By KENDRA SITTON | La Mesa Courier
In a surprise move, La Mesa Police Chief Walt Vasquez announced his retirement on the same day as a town hall where he was a prominent speaker.
In a press release sent out during the live event, the police department announced his retirement will be effective Aug. 27 after five years as the top cop in La Mesa. The release said Vasquez had previously planned on retiring but he stayed longer than expected to guide the city through the coronavirus crisis.
Before his retirement, he weathered another crisis as well: Peaceful protests of aggressive policing that devolved into riots on May 30.
At the Aug. 13 town hall where he faced many tough questions from the public, Vasquez provided an update on those events. He said the investigation into the serious injury of Leslie Furcron at the protests had been forwarded to District Attorney Summer Stephan. Meanwhile, he announced that Matt Dages, the officer behind the Amaurie Johnson arrest, was no longer with the department.
He also explained more about why the charge of resisting arrest against Johnson was dropped. Vasquez said after he viewed the body cam footage of the incident himself he did not feel it was appropriate to send the arrest to Stephan for criminal prosecution.
Vasquez said the question that hit him the most was the very first: how is the La Mesa Police Department going to regain the trust of the community?
“I must tell you, it is an every second effort. We just have to keep working hard to maintain and regain that trust of the citizens,” Vasquez said.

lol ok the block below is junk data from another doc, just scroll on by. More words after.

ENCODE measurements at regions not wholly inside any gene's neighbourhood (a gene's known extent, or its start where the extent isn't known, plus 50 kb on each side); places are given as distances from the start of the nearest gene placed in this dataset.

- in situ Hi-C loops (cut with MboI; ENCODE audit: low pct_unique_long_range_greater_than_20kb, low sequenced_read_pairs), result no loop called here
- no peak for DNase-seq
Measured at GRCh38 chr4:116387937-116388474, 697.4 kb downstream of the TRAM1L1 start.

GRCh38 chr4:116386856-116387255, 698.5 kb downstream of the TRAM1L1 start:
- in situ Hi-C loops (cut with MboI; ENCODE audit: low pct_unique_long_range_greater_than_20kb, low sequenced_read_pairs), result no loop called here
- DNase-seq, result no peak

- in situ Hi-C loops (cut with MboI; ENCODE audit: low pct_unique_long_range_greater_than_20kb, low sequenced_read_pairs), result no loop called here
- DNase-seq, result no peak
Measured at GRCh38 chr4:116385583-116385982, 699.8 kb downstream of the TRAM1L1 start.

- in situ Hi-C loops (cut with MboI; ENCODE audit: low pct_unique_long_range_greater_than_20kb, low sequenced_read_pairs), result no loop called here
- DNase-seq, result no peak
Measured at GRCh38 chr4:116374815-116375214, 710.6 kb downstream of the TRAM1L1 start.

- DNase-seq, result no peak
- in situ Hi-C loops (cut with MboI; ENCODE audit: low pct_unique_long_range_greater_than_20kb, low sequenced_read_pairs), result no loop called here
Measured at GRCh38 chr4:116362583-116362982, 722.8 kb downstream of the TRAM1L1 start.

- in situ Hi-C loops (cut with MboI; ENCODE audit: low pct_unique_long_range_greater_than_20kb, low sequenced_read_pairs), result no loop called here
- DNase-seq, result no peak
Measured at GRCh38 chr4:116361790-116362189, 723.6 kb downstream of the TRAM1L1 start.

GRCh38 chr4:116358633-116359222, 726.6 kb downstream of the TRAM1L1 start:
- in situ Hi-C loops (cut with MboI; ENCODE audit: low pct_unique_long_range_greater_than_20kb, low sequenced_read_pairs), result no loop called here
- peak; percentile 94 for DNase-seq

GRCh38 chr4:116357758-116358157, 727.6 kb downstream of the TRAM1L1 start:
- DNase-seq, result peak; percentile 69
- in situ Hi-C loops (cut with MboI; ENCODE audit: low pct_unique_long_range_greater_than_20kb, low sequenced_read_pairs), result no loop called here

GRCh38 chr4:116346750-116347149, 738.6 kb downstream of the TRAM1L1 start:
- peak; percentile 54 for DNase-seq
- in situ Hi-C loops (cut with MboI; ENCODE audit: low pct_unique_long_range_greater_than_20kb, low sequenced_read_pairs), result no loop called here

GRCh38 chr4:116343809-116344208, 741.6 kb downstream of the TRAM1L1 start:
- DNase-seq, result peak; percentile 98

The department will have to do that without Vasquez soon though. In the last two years, he added new de-escelation trainings for officers and updated the use of force guidelines.
The town hall meeting was plagued with technical difficulties, highlighting the disconnect the virtual format created for the community. At one point, Council member Christine Alessio streamed the meeting on her phone to Facebook Live because the city’s page was not simulcasting correctly. Speakers were often muted and long pauses occurred between each person.
Still, the public did receive more information than at previous meetings while investigations were ongoing. A lawyer specializing in employment advice to public agencies explained the process of police investigations and the disciplinary process, which can take up to a year. Unlike in the private sector, public employees are not at will and have significant workplace protections surrounding termination.
During public comment, Mayor Mark Araposthasis revealed since the protests exploded the city attorney had been educating the city council on their limited legal options while the public demands immediate action.
“What we’re finding is we have different powers because of unions and California’s due process,” he said. “It’s frustrating because trying to explain that to the public — it’s very arduous.”
It was also announced that the firm Hillard Heintz will be conducting the promised independent review of the city’s response on May 30.
While many asked tough questions of Vasquez during the public comment, those who weighed in on the issues revealed a divided public. Forty-year resident Trenton Smith said the protesters were bused in and the grandmother (Furcron) who was seriously injured should not have been participating with the rioters.
“I support vigilante justice,” a man said, praising Alessio and other people’s involvement in the La Mesa Civil Defense Group as well as the group Defend East County which has brought in counter-protesters to recent Black Lives Matter events in La Mesa. A recent San Diego Union-Tribune report found the 20,000 strong group is filled with racism and QAnon conspiracy theories.
City Council candidate Jack Shu, who recently stepped down from the task force charged with designing a citizen oversight board of LMPD, said, “We may be lucky that Leslie Furcron did not die… We really do need an independent police oversight board.”
The Citizen Oversight Task Force will present their findings at the September City Council meeting.
— Contributing editor Kendra Sitton can be reached at firstname.lastname@example.org.